Aperture Magazine

The magazine of photography and ideas

A Conversation With Karl Lagerfeld (1991)

A conversation with Karl Lagerfeld on fashion and photography, from Aperture magazine issue #122.

 - November 13, 2014

In celebration of Aperture‘s Fall 2014 “Fashion” issue, we present a legendary interview from the magazine’s archive. The following was originally published in Aperture’s Issue #122, Winter 1991. Aperture’s complete digital archive is coming soon.

As the designer for Chanel for the last eight years and the creator of his own label, KL, Karl Lagerfeld has played a major role in the design community for the last three decades. His designs have helped revive Paris haute couture, specifically, the House of Chanel, where Lagerfeld has expressed both a reverence for Coco Chanel’s brilliance and an irreverence for her clichés. Lagerfeld began taking his own photographs in 1987. These two relations to the fashion world place him in a unique position to comment on fashion photography.

Born in Hamburg, Germany, in 1938, Lagerfeld today resides in Paris, Rome, and Monte Carlo. Each of his homes is decorated in a particular style: in Paris, eighteenth-century French; in Rome, neoclassic; and in Monte Carlo, Memphis.

At age sixteen, Lagerfeld entered and won a design contest for amateurs juried by, among others, Pierre Balmain and Pierre Cardin. He spent the next three and a half years working in Balmain’s studio, where he began his career in fashion design. In 1958, at age twenty, he joined Patau and created two collections of haute couture each year. It was not long before his creative goals required that he move on to a new challenge; in 1963, he joined Chloé. It was at Chloé, during the years from 1963 to 1983, that he began to design daring and controversial collections that became “events.” For these collections he imposed the Chloé style-elegant lines running close to the body in supple, unconstructed fabrics. At Chloé, Lagerfeld mastered the forward-thinking style that combined the elegance of haute couture with the convenience of ready-to-wear. In 1966, Lagerfeld began designing fur collections for the Fendi sisters in Rome.

It was in 1983 that he took over as artistic director of Chanel, designing first its couture and later its ready-to-wear. In addition, Lagerfeld frequently creates original costumes for theater, cinema, opera, and ballet. Recent projects have included Berlioz’s Les Troyens at La Scala and Offenbach’s Contes d’Hoffmann in Florence; next he will tackle Puccini ‘s La rondine for L’Opera de Monte Carlo. This interview was conducted in June 1990 in Mr. Lagerfeld’s Chanel office on the rue Cambon in Paris.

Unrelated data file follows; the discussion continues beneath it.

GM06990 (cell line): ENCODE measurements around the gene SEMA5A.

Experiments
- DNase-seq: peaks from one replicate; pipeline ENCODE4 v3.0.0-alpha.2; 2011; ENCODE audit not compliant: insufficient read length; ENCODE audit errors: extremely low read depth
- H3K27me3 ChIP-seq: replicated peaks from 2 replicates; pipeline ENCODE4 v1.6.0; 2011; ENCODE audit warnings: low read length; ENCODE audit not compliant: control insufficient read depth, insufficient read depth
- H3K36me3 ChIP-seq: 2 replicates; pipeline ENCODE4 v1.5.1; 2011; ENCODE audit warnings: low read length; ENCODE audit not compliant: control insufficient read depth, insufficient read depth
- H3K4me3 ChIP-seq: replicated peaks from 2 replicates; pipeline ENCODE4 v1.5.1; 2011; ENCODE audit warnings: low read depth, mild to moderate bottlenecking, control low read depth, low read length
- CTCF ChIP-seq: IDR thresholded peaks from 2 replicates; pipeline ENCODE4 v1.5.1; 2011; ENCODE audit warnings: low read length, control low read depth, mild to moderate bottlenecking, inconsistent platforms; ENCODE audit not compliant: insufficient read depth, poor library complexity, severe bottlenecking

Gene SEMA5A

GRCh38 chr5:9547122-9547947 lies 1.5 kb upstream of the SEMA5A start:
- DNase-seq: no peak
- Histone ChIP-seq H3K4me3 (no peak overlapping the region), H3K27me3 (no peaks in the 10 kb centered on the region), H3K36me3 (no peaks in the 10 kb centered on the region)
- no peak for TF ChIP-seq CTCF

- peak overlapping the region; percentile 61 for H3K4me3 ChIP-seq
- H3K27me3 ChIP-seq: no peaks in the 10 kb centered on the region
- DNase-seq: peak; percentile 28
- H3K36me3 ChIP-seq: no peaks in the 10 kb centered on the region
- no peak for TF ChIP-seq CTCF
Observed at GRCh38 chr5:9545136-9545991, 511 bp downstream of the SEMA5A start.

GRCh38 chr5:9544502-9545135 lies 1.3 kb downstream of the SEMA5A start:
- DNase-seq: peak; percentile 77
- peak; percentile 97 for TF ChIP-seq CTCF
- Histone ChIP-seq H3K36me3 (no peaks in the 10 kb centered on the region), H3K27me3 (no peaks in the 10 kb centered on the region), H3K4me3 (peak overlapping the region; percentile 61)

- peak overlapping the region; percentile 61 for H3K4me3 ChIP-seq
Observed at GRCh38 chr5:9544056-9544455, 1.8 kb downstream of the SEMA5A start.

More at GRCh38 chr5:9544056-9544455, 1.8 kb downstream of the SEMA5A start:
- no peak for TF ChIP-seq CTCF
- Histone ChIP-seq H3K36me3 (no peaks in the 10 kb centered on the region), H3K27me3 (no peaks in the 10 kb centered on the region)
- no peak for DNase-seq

KARL LAGERFELD: How I got started in photos is, in a way, the key to my whole approach to fashion. I think the photographer can do anything. You are not the best photographer or a lousy and poor creature only because you do press kits. One of the reasons I started off was press kits-no famous photographer wanted to do them. One season we had three different photographers do the press kits. All three times the work went to the garbage can, and I said, ‘That’s enough.’ That’s how I got started. Press kits are not fun, because they have to be black-and-white and handled in such a way that they can be used for daily papers. Press kits have to be made a week to ten days before the collection is finished. Very often I photograph unfinished dresses, so I have to know how to fake them, how to make them look finished. That was four and a half years ago, but I was already prepared for it. I am of a graphic attitude. I sketch very well. I have drawn portraits all my life. When I was a child I wanted to be a portrait painter. Anna Piaggi, the Italian fashion editor, has published a book of many of these drawings that I have done. Sketching and laying things out is, for me, what I have always wanted.

ANDREW WILKES: Tell me about your photography.

KL: I do a lot of society portraits and portraits for royalty. These friends use the photographs for themselves-for their houses, for their friends. They order about a hundred prints. I do my portrait work with a 8 x 10 Sinar. I often employ very strange backdrops. I will show twenty portraits at my next exhibition. This is something very special. There is only one print from each negative and it belongs to the subject. At these exhibitions, nothing is for sale. On the other hand, for a charity exhibition at London’s Hamilton Gallery, fifty-nine photos were for sale, and all of them sold the day of the opening.

AW: Do you collect photography?